As the complexity of software systems and volume of logs and metrics substantially increases, it is inevitable that a Machine Learning solution will be required to detect incident patterns and find root causes. Without ML, users will be forced to manually setup brittle alert rules, that overwhelm them with false positives or miss incidents entirely as an environment changes over time. Without ML, users will have to spend countless hours manually scanning charts and searching large volumes of logs for root causes during an incident. This will inevitably lead to more downtime, slower MTTR, more customer churn and ultimately revenue loss if the increasingly complex software services become unreliable.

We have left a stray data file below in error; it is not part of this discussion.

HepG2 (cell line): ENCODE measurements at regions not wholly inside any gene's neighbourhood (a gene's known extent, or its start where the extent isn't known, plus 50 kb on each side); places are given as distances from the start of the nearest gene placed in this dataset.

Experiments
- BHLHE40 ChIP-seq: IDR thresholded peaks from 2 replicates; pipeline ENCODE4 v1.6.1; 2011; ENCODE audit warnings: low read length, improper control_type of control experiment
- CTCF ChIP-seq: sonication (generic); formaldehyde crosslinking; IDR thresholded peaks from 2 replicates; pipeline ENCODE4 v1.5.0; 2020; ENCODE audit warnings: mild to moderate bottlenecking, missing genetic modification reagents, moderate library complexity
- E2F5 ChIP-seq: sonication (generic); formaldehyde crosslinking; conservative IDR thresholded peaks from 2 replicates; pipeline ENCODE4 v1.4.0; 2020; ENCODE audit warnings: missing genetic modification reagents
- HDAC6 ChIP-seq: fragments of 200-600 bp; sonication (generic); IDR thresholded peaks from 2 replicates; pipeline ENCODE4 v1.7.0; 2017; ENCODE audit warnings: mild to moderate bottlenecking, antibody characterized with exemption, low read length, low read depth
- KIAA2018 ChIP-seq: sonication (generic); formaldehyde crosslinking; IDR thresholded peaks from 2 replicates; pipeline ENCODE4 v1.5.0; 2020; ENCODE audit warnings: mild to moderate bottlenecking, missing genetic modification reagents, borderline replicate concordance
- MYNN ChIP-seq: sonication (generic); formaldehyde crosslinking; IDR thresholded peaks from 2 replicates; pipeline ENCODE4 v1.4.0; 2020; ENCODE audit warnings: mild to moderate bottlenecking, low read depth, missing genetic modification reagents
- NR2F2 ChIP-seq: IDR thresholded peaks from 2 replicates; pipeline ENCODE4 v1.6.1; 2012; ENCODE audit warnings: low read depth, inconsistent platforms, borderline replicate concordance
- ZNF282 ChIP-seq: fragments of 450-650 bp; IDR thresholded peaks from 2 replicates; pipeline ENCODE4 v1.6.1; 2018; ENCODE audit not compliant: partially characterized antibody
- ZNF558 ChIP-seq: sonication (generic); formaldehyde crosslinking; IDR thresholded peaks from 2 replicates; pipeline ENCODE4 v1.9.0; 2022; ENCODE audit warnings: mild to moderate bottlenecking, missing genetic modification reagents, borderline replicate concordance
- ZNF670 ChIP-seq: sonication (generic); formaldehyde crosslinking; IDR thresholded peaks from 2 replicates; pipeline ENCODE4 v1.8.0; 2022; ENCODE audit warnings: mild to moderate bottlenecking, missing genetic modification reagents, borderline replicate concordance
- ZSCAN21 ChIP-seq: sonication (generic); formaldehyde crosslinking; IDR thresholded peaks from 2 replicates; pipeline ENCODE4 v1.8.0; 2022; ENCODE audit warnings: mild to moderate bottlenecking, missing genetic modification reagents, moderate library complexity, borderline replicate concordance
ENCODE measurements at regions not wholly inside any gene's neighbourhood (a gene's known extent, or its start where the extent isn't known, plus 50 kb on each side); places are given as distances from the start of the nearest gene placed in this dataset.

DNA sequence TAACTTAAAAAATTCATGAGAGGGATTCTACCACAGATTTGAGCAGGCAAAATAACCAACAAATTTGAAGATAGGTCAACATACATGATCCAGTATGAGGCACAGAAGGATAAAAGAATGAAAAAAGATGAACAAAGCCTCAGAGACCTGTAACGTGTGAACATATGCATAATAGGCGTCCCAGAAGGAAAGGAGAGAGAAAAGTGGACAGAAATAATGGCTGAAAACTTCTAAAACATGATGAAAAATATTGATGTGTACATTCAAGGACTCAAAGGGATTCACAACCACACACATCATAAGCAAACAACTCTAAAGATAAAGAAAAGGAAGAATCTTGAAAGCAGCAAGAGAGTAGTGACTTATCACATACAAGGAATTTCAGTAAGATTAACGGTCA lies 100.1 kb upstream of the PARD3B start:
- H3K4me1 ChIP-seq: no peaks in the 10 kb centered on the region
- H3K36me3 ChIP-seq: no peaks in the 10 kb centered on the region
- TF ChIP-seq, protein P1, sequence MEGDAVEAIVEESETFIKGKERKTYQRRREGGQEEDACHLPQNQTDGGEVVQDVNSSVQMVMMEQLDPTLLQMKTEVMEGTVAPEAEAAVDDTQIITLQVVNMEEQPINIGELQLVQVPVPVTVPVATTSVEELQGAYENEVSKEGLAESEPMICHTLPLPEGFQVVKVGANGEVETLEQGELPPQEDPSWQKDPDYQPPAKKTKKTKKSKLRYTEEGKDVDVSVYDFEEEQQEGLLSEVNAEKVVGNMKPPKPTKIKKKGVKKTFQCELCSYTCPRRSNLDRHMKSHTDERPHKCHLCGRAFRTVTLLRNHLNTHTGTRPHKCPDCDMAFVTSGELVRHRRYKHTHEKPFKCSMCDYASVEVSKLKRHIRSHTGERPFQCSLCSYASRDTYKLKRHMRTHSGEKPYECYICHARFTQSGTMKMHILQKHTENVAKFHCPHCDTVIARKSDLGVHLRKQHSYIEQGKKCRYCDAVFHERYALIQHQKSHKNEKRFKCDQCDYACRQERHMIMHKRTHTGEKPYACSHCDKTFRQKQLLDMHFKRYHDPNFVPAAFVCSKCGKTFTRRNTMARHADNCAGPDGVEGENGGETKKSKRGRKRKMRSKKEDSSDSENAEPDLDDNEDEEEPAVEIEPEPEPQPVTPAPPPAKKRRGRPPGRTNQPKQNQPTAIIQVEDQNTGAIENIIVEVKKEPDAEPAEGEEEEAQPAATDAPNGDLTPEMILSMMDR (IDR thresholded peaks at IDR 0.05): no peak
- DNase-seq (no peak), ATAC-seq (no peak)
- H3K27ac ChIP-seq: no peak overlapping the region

This paper reviewed why applying ML to logs and metrics is hard, and why existing approaches have failed to detect real-life incidents well and at scale. It also demonstrated how Zebrium’s novel approach to the problem enables it to achieve a much higher accuracy rate without human supervision.
The Zebrium platform is available to try for free today. Our users are seeing outstanding results. And the incident detection accuracy of our ML models is continually improving as we receive more data to enable our vision of Autonomous Monitoring. “Autonomous” means being completely zero touch in configuration and ongoing usage. We believe users should simply be able to send their logs and metrics to Zebrium, and without any other configuration, have our system automatically detect real incidents and correlate them with root cause.